MPs will try to oust Nadine Dorries as an MP next month amid growing calls for her to follow through on her vow to resign, PA media reports.
The Liberal Democrats will table a bill when parliament returns on 4 September that they hope will result in her suspension.
The party’s deputy leader, Daisy Cooper, is set to lay down a motion demanding Dorries returns to the House of Commons by 14 September or face a 10-day suspension.
If MPs approve it, a recall petition will be triggered in Dorries’ Mid Bedfordshire constituency. This would pave the way for a byelection if more than 10% of constituents sign it.
For months Nadine Dorries has treated the people of Mid Bedfordshire with contempt and taken them for granted.
As thousands of people struggle to get a GP appointment and face steep hikes to their mortgages, Nadine Dorries continues to be missing in action. What’s worse is that the Conservatives just don’t seem to care that they’re letting people down.
We need an end to this sorry saga, once and for all. Nadine Dorries must resign. If not then this Government must do the right thing and force her to. Every day that Rishi Sunak sits on his hands the people across Mid Bedfordshire are being failed.
Earlier this week, Dorries broke her silence to insist she is still working as an MP, after a colleague said she should be stripped of the Conservative whip.
The former culture secretary, who has been criticised by two local councils for refusing to quit parliament despite promising to do so two months ago, said she was “getting on” with her job.
Sunak said at the beginning of the month that Dorries’ constituents were not being properly represented.
Dorries, who is a staunch Boris Johnson loyalist, pledged to quit “with immediate effect” when the former prime minister stood down as an MP and she failed to secure a peerage. But she has still not handed in her formal resignation.
City Hall is to consider making staff, volunteers and patients at hospices exempt from paying the London Ulez charge, Sadiq Khan’s transport deputy has said.
The Labour MP for Dagenham and Rainham, Jon Cruddas, made the request in a letter to Seb Dance, London’s deputy mayor of transport, the BBC reports. Dance said the request would be “taken on board”.
The oldest, most polluting vehicles have to pay a daily charge to drive in London’s ultra-low emission zone – £12.50 for cars and more for older coaches and lorries – although the majority of cars are exempt.
The charge is due to be extended to all London boroughs on 29 August.
Reacting to the news that payments for MPs who lose their seats or step down at the next general election will be doubled, the Conservative MP Bob Seely (Isle of Wight), told TalkTV this morning:
I don’t think people resigning should be getting a payout.
But this is an independent body. I’m afraid to say we don’t get to vote on it unless somebody tells us that we do, and, frankly, I am more concerned about dealing with my constituency casework.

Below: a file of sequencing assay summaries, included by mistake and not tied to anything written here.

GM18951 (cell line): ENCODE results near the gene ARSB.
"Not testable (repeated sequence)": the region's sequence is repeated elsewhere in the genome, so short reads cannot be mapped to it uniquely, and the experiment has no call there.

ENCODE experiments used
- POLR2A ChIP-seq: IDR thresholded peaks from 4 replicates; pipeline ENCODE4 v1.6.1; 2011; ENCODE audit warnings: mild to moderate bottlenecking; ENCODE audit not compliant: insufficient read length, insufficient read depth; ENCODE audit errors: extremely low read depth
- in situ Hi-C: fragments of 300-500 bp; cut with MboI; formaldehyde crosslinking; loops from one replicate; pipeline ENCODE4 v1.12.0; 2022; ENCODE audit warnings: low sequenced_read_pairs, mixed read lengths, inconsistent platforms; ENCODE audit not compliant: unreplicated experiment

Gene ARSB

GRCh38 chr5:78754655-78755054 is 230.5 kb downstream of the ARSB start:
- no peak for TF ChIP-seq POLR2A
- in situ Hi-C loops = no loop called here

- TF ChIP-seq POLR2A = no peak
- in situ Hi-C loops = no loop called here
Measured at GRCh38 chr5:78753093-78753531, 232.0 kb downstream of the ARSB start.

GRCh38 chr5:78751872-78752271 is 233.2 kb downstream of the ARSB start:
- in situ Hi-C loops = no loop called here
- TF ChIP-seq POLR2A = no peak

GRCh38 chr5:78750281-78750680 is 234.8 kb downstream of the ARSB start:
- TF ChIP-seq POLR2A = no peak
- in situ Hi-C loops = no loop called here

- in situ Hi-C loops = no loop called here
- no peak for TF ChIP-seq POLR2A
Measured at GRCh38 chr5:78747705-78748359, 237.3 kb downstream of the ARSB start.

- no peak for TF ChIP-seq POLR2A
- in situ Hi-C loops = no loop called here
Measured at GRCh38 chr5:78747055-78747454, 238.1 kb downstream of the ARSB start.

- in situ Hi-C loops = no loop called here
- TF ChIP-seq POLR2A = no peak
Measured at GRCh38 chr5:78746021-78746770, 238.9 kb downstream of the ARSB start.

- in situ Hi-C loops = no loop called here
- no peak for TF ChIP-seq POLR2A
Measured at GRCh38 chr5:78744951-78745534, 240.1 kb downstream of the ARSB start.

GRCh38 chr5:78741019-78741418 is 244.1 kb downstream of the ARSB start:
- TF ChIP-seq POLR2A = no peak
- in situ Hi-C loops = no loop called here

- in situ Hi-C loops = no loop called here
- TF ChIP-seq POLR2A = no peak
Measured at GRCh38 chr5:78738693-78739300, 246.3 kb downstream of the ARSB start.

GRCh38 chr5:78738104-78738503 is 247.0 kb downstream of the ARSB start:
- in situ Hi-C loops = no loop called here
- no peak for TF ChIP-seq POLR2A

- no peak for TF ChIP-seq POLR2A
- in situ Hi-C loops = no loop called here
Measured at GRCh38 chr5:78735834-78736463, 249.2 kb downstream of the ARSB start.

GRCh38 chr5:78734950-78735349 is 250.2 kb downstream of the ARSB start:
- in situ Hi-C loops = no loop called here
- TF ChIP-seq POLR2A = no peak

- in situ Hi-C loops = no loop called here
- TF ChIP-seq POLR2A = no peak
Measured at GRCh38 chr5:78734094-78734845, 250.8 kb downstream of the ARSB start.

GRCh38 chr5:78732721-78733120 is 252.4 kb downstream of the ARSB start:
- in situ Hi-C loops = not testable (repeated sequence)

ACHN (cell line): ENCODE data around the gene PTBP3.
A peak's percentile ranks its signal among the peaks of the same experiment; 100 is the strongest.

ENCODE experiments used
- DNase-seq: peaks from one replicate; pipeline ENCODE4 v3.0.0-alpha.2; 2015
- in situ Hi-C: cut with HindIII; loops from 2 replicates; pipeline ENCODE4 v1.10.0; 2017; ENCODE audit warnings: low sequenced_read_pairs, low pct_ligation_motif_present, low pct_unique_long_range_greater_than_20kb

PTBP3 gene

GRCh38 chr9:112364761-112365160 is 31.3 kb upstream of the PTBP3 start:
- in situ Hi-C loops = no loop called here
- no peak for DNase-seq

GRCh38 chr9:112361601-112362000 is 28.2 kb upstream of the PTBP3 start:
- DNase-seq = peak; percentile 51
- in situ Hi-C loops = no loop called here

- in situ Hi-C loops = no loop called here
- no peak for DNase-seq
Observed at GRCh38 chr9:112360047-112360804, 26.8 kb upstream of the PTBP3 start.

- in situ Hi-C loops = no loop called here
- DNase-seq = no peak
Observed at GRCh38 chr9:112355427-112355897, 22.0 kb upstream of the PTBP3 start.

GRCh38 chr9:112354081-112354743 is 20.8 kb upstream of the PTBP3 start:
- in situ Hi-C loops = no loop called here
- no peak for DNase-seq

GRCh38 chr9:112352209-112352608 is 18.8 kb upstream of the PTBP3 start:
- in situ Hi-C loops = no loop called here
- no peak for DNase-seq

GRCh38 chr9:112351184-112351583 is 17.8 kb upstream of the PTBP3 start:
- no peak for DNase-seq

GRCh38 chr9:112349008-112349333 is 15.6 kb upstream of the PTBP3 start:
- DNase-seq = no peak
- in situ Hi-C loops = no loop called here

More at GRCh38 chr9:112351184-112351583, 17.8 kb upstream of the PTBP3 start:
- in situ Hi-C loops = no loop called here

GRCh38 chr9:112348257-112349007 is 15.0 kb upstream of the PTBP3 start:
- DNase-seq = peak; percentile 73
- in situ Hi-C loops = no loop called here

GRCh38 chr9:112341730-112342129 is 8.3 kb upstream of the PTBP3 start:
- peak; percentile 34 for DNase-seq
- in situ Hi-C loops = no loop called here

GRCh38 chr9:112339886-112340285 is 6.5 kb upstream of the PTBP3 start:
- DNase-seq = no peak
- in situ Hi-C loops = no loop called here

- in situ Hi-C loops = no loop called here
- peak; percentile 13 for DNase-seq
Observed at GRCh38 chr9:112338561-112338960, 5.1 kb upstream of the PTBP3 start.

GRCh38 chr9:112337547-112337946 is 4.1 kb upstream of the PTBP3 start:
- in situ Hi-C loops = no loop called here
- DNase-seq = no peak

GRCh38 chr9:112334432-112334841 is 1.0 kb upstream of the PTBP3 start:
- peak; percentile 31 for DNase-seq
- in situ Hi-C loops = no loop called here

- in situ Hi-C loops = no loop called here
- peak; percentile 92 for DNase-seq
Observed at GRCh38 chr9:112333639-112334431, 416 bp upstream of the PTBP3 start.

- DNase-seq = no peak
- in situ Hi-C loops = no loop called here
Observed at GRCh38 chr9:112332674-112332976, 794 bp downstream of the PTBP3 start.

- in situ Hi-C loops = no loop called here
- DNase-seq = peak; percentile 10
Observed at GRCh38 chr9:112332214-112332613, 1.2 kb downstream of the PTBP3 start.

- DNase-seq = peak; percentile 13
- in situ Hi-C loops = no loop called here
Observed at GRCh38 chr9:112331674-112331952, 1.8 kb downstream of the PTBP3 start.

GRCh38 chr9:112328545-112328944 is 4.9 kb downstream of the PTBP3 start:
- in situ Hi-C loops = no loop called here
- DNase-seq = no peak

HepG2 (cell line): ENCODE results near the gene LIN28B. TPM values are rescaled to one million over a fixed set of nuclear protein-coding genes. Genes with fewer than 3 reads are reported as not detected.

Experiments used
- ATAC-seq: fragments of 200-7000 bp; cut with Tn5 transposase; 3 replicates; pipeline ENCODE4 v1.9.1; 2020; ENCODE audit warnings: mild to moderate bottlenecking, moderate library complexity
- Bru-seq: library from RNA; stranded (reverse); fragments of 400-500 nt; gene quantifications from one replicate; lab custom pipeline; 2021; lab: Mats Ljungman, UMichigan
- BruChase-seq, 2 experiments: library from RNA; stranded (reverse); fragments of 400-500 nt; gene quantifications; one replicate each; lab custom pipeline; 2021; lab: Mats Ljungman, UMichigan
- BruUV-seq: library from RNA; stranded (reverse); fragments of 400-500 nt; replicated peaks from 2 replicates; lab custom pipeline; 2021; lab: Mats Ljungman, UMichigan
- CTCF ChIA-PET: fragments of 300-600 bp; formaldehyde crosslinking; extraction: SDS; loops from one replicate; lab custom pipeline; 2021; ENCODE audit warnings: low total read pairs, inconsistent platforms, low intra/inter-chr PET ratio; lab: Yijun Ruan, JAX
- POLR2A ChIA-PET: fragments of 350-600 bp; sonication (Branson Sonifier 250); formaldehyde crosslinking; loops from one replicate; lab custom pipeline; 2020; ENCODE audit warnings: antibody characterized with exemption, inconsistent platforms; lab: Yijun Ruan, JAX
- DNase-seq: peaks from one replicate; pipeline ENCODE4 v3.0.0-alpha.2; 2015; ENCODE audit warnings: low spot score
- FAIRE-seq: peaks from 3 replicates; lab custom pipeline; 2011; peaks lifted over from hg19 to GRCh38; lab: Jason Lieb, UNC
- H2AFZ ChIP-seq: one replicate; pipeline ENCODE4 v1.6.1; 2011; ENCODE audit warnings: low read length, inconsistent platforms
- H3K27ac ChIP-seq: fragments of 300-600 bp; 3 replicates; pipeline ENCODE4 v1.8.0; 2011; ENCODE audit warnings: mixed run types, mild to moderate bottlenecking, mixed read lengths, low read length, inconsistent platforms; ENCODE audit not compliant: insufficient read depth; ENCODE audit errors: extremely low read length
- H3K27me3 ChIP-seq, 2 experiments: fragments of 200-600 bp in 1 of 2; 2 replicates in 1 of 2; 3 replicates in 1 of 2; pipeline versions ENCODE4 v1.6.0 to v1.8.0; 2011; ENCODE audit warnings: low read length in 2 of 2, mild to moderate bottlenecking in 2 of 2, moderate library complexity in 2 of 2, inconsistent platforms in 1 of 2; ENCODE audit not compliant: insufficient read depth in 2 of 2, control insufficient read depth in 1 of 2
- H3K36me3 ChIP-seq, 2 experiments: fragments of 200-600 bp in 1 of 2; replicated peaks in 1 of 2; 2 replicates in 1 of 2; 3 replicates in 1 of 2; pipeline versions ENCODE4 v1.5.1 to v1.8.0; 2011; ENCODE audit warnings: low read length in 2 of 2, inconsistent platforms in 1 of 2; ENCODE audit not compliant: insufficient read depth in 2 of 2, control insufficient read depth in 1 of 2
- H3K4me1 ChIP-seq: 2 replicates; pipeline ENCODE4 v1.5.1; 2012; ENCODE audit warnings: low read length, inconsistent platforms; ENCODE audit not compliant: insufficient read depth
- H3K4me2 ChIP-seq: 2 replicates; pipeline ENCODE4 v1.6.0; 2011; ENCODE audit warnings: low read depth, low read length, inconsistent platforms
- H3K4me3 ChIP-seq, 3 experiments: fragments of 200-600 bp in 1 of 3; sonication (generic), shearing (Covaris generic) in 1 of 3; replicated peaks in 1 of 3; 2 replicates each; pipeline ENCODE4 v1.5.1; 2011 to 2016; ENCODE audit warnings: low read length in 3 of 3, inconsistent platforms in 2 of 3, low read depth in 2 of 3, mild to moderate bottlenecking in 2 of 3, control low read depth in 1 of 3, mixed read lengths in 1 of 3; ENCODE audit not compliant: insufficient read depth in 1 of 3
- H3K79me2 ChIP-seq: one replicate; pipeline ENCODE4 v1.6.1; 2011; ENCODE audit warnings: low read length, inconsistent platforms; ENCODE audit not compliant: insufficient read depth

So I’m not particularly happy about this either because it just shows us in a bad light and despite the fact it’s an independent body, everyone is going to blame us for it. It really winds me up, frankly.
More than 70 MPs have announced they will not stand again at the next general election.
Those standing down include the former Tory cabinet ministers Dominic Raab, Matt Hancock and Sajid Javid, and the current defence secretary, Ben Wallace.
The Labour former ministers Harriet Harman and Margaret Hodge have also said they plan to step down, as has the SNP’s former leader at Westminster Ian Blackford.
Citizens Advice has warned this winter could be “as bad, if not worse, than last” with households struggling to pay their energy bills.
Responding to the latest Ofgem price cap, head of energy policy Gillian Cooper said:
Well before the winter hits, we’re already helping record numbers of people behind on their energy bills. Today’s price cap announcement will do little to change that. Typical households are still facing sky-high energy costs, now that support schemes have come to an end.
Increasing numbers of people we help are in a negative budget, where they simply don’t have enough money coming in to cover even just their essential bills. The next few months will push households like these over the edge. Our data suggests it will be as bad, if not worse, than last winter.
Government must step in quickly with more targeted support for the households who need it most.
The Liberal Democrats have warned that government inaction could see households struggling to afford their energy bills this winter.
The party’s climate and energy spokesperson Wera Hobhouse said:
It’s a relief that global energy prices are starting to come down, but the Conservative government’s inaction means far too many families and pensioners will be struggling to heat their homes again this winter.
Bills will still be almost double what they were two years ago, and many families will actually be paying more than they did last winter. That is a shocking failure on the part of Conservative ministers.
Rishi Sunak must finally introduce a proper windfall tax on the record profits of the oil and gas giants to give families and pensioners the support they desperately need, including doubling the Winter Fuel Allowance and Warm Home Discount this Winter.
The government offered all bill payers the £400 one-off payment through its energy bills support scheme last winter.
For the winter ahead the government will offer targeted support, including a £900 payment for those on means-tested benefits, £300 for pensioners and an extra £150 for disabled people.
Departing MPs will get bigger payouts for winding up their offices, with the sum doubling to £17,300, the UK parliament expenses watchdog has announced.